Remember this guy?
Back in November when #Old45 was still trolling his golf course in my hometown of Sterling, Virginia, and throngs of protesters clashed almost every weekend, I reported on an incident involving Raymond Deskins, a notorious pool float-wearing Trump supporter who coughed on two protesters. A video that caught part of the incident went viral. Pool Boy Deskins, who was previously found guilty of a federal crime in 2012, can now add assault and battery to his offenses in the General District Court of Loudoun.
Turns out the story has an even happier ending. As the Loudoun Times-Mirror reports, in lieu of serving a year in prison and paying a $2,500 fine, Deskins agreed to pay $3,000 to the Loudoun chapter of the NAACP, which will use the money to fund scholarships for high school graduates of the 17 high schools in the county.
The idea came from Kathy Beynette and Patricia Razeghi, the two women Deskins attacked by “exhaling violently” upon them. Or, as the Loudoun Times-Mirror described it, “During the incident, Deskins taunted the protesters, shaking his pool float and walking toward the women before taking a deep breath and blowing on them.”
That may not have sounded like much, but the clutch of Trump supporters outside Trump National was infamous for showing up in unmasked groups and flaunting their cavalier attitudes about the COVID-19 pandemic as a way to intimidate and mock Trump protesters. Additionally, as Beynette reports, despite the presence of three Loudoun County deputies on site and the regular presence of security for Trump, law enforcement refused to intervene. Instead, all the legal work was eventually left in the hands of the two victims, who had to seek a citizen-obtained warrant from the county magistrate to press charges. This process stretched over several months that began with two weeks of quarantine after their exposure to Deskins. This meant being isolated from family during Thanksgiving and then spending the holidays working on their case.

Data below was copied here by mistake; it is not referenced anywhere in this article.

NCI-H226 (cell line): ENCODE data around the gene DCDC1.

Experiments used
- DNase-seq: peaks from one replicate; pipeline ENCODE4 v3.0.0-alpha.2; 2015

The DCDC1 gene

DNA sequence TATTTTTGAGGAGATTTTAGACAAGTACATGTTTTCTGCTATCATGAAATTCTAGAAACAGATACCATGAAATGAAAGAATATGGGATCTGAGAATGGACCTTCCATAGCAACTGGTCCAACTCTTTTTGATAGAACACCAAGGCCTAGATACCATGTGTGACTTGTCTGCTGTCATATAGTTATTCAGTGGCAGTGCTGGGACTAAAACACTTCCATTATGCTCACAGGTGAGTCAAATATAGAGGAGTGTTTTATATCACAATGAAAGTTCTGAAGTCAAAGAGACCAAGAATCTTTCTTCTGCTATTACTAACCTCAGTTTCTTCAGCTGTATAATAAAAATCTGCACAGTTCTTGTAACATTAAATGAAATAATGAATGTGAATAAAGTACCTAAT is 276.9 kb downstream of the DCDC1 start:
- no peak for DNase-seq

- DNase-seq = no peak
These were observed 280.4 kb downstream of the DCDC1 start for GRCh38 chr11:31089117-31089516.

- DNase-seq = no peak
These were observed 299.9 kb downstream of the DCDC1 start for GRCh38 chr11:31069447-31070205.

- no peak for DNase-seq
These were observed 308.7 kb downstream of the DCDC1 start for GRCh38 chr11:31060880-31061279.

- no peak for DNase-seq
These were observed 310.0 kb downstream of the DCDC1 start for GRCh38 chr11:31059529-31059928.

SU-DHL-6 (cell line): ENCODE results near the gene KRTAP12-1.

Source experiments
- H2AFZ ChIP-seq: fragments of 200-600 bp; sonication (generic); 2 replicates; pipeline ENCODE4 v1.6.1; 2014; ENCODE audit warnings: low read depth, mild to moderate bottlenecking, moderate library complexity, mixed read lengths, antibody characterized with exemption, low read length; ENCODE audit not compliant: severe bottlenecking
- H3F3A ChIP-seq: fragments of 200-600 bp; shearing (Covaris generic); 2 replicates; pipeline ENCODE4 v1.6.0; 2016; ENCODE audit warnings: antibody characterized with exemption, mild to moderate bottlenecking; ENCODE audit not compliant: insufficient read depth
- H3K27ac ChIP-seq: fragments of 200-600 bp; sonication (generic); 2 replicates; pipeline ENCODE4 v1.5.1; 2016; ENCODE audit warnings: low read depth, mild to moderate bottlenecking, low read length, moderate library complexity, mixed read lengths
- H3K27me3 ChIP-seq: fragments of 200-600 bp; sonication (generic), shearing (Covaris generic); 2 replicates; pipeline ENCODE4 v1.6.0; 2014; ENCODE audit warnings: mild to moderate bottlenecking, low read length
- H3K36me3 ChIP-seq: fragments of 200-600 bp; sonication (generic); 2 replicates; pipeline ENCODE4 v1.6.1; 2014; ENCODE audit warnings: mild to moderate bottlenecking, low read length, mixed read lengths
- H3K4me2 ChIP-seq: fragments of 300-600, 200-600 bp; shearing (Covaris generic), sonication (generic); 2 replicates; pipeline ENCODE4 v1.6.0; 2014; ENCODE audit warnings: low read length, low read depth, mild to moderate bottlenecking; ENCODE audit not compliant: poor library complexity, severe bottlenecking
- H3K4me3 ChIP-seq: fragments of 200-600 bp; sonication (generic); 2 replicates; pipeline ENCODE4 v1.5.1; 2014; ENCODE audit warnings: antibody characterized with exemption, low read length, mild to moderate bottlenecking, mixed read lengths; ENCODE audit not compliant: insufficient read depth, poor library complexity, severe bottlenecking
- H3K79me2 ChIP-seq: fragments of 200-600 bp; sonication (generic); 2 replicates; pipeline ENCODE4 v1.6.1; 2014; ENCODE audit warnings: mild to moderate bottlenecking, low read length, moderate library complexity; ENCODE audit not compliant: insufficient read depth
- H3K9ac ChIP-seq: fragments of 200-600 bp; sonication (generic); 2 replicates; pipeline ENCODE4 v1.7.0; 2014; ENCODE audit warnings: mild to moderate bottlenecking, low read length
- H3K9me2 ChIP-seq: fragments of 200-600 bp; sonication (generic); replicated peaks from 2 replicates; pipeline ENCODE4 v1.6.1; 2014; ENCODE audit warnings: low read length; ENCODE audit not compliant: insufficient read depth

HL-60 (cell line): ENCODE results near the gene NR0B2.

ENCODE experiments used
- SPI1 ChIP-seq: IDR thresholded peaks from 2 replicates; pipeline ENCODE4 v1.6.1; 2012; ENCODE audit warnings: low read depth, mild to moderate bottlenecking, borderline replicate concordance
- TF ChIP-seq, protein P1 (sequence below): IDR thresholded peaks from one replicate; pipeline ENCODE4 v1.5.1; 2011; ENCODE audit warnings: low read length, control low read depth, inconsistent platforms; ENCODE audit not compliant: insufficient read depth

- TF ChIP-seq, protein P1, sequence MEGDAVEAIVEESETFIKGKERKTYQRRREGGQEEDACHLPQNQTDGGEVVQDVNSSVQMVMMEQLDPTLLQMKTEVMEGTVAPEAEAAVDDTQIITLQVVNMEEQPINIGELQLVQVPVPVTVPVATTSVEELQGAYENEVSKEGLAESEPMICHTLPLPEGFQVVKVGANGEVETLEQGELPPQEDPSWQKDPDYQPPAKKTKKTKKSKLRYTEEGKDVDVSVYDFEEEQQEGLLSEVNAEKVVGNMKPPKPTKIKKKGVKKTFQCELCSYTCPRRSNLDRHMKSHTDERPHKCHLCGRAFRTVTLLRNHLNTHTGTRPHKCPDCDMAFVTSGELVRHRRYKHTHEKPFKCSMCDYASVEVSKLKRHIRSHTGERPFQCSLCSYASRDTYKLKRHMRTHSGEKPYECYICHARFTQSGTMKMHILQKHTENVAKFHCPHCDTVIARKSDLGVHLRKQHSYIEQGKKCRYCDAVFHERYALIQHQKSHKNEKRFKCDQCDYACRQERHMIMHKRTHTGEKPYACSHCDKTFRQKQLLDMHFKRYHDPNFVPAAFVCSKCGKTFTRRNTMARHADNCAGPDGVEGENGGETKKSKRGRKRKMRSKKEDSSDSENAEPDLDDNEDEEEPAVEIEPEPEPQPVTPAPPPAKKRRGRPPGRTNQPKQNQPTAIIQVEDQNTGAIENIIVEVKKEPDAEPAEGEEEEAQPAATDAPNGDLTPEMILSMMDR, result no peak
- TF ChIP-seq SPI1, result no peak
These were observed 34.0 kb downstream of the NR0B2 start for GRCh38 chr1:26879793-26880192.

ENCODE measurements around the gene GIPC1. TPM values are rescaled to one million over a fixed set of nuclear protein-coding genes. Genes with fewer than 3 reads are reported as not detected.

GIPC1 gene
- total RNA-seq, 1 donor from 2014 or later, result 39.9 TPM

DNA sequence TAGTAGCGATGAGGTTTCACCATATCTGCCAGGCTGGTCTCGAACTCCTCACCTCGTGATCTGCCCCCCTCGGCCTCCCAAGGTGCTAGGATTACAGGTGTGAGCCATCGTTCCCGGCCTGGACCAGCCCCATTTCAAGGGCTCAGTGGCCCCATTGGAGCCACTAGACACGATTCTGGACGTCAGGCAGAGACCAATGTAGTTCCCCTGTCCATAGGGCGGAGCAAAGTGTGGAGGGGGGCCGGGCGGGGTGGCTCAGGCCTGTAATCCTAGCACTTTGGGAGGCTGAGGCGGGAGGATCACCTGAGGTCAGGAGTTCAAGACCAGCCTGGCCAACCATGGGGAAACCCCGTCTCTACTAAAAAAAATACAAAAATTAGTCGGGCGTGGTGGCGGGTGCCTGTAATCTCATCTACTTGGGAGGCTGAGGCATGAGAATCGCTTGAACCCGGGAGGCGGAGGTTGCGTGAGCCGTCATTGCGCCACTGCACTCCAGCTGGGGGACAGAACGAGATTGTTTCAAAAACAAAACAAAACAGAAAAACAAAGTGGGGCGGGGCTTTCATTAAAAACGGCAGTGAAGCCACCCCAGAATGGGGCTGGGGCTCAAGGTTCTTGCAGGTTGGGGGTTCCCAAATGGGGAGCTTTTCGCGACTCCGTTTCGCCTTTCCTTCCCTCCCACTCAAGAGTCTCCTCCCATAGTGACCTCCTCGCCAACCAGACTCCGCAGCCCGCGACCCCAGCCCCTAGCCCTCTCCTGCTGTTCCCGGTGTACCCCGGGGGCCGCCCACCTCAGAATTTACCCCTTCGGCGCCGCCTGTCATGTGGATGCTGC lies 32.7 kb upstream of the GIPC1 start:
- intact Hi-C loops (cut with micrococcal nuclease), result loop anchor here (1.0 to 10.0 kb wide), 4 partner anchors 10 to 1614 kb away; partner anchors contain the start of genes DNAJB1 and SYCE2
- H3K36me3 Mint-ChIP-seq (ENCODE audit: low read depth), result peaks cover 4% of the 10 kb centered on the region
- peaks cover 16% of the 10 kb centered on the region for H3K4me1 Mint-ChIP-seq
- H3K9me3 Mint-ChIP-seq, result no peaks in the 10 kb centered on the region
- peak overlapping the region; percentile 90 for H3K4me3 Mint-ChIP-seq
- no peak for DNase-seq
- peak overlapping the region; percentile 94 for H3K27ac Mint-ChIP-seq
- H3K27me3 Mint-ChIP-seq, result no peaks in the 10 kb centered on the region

This incident with Deskins only hints at the unrest that roiled this neighborhood, especially during the election season. Black Lives Matter and NAACP supporters received some of the most targeted taunts and attacks at Trump National from Trump supporters. It was for this reason that Beynette and Razeghi thought it appropriate to have the outcome of this trial benefit them. Beynette and Razeghi are more than thrilled that some good was salvaged out of this disgusting encounter and tumultuous period of time.
To their benefit, Loudoun County, which Trump favored for his golf outings (especially after COVID-19 curtailed his travel plans), also turned deep blue during his administration. It featured a season-long series of Black Lives Matter marches in the summer of 2020 organized by NAACP President Michelle Thomas. The marches connected voter registration drives and GOTV efforts. Beynette and Razeghi were active with these and other grassroots groups. Democratic county board members from neighborhoods and towns surrounding the golf club also asked for an investigation. This included Phyllis Randall, the first woman of color to chair a county board in Virginia and who spearheaded the removal of a Confederate statue from the county courthouse, and Juli Briskman, supervisor of the Algonkian District where the Trump National golf club sits. Briskman became known nationally as the cyclist who gave Trump the middle finger as his motorcade passed her. The action initially resulted in her losing her job, but she went on to run for office—and win.
And just so it's clear, both Trump and now Deskins lost!